Statistical Analysis of ROI and Monitoring Data
Descriptive statistics (mean and sd) were calculated from each brain ROI. For both rCBF and vital monitoring variables, the mean values of two repeated measurements at baseline (awake) and during xenon anesthesia were calculated. The effects of xenon anesthesia on rCMRglc, rCBF, and vital monitoring variables were analyzed with a repeated measures analysis of variance (RMANOVA) model with the condition (awake/anesthesia) as a within factor. Comparisons between the baseline measurement (awake) and measurement during xenon anesthesia were performed by estimating and testing linear contrasts from the RMANOVA model (i.e., paired t-tests).
The effect of xenon anesthesia on the relationship between rCMRglc and rCBF was investigated by fitting a RMANOVA model with mean rCBF as the response variable and mean rCMRglc, condition (awake/anesthesia) and the interaction of these two as explanatory variables. In addition, brain ROI was included in the model to consider the differences between the regions. The effect was evaluated by testing the significance of rCMRglc-by-condition interaction. A two-sided P value of <0.05 was considered statistically significant. Statistical analysis was conducted with SAS (version 8.2; SAS Institute, Cary, NC).
All subjects were successfully anesthetized. The mean (sd) xenon concentration during the anesthesia was 67.2 (0.8)%. One subject received a 25 μg bolus dose of remifentanil because of an evident pain reaction to intubation. Subjects' vital variables are summarized in Tables 1 and 2. Peripheral oxygen saturation, arterial partial pressure for oxygen, hematocrit, and temperature remained unchanged during the rCBF assessments. There was a decrease in arterial partial pressure for carbon dioxide and an increase in mean arterial blood pressure during anesthesia.
Automated ROI Analysis: rCMRglc
The absolute rCMRglc values at baseline and during anesthesia, and the mean percentual changes in each brain region are presented in Table 3. The baseline rCMRglc varied between 13.2 and 36.3 μmol · 100 g−1 32 · min−1 in the studied regions. Xenon anesthesia decreased rCMRglc significantly in all studied regions. The most profound decreases were observed in the cerebellum, the posterior cingulate, and in the parietal and frontal cortices. The mean decrease in rCMRglc in the gray matter areas was 34.4 (4.0)% (P < 0.001). In cortical areas, a 35.4 (3.6)% (P < 0.001) decrease in rCMRglc was seen. rCMRglc decreased also in the white matter.
Automated ROI Analysis: rCBF
The absolute rCBF values at baseline and during anesthesia and the mean percentual changes are presented in Table 4. The baseline CBF varied between 17.4 and 59.2 mL · 100 g−1 · min−1 in the studied regions. The rCBF values were highly reproducible. The coefficients of variation (sd/mean × 100%) within subjects in the gray and the white matter were 1.9% and 7.8% at baseline (awake) and 6.8% and 3.9% during anesthesia, respectively. On the average, rCBF decreased by 14.8 (5.9)% (P = 0.007) in all gray matter and by 14.7 (6.3)% (P = 0.01) in the cortical regions. rCBF increased by 9.2 (7.3)% in the white matter. The ratio of rCMR and rCBF was shifted to a higher level. (Fig. 2) The regression between rCMRglc and rCBF was statistically significant (P < 0.0001 for regression parameter). The interaction between rCMRglc and condition was statistically significant (P = 0.0259), implying that the slopes were different between the conditions (Fig. 2).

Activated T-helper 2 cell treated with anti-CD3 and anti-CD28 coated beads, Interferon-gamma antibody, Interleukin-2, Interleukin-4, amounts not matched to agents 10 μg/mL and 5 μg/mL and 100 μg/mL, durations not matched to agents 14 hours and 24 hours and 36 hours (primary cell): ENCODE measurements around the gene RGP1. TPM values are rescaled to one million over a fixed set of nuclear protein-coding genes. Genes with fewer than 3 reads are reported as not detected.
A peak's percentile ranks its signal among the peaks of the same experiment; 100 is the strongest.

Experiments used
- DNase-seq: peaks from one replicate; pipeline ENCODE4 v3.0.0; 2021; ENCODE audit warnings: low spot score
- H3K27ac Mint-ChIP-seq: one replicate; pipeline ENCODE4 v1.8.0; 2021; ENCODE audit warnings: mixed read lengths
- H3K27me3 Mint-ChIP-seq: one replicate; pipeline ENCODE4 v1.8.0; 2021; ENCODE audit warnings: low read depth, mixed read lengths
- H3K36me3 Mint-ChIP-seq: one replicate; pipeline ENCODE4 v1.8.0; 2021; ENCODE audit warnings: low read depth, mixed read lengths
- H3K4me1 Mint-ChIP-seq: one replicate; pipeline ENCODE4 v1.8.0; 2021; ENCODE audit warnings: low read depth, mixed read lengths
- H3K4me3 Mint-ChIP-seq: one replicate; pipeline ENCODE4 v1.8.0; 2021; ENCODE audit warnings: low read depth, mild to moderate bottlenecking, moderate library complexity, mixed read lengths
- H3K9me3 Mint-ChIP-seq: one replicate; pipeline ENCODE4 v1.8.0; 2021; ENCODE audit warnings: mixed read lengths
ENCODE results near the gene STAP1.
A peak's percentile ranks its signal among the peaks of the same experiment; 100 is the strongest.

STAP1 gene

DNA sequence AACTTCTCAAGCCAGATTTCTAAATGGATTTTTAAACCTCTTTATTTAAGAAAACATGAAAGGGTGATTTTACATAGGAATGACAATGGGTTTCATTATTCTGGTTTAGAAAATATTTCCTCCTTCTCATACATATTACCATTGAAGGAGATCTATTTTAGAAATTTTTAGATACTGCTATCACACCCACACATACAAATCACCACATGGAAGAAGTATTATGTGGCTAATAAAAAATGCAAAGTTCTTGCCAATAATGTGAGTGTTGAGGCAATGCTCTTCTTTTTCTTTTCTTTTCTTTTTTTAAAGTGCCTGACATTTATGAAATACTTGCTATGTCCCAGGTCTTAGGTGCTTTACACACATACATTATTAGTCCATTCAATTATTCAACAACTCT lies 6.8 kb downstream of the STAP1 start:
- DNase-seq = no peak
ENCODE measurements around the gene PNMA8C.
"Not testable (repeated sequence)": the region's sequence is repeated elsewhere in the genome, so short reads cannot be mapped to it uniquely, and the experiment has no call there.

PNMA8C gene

SPM analysis indicated globally decreased CMRglc. The clusters representing CMRglc decreases reached all cortical regions, the cerebellum, the limbic lobe, the thalamus, the brainstem, and the lentiform nucleus. No CMRglc increases were detected (Fig. 3). The clusters representing CBF decreases were widely spread reaching the frontal, temporal, parietal, and the occipital cortices and the limbic lobes, the cerebellum, the thalamus, the brainstem, and the lentiform nucleus. No CBF increases were observed (Fig. 3). The detailed localizations of CBF decreases are presented in supplementary Table 1 (available at anesthesia-analgesia.org). The clusters demonstrating significant changes in the rCBF/rCMRglc ratio in SPM analysis are visualized in Figure 3. SPM analysis revealed that the rCBF/rCMRglc ratio was particularly increased in the pre- and postcentral gyri, i.e., in the somatosensory cortex in addition to the increases in the insula and the anterior and posterior cingulate.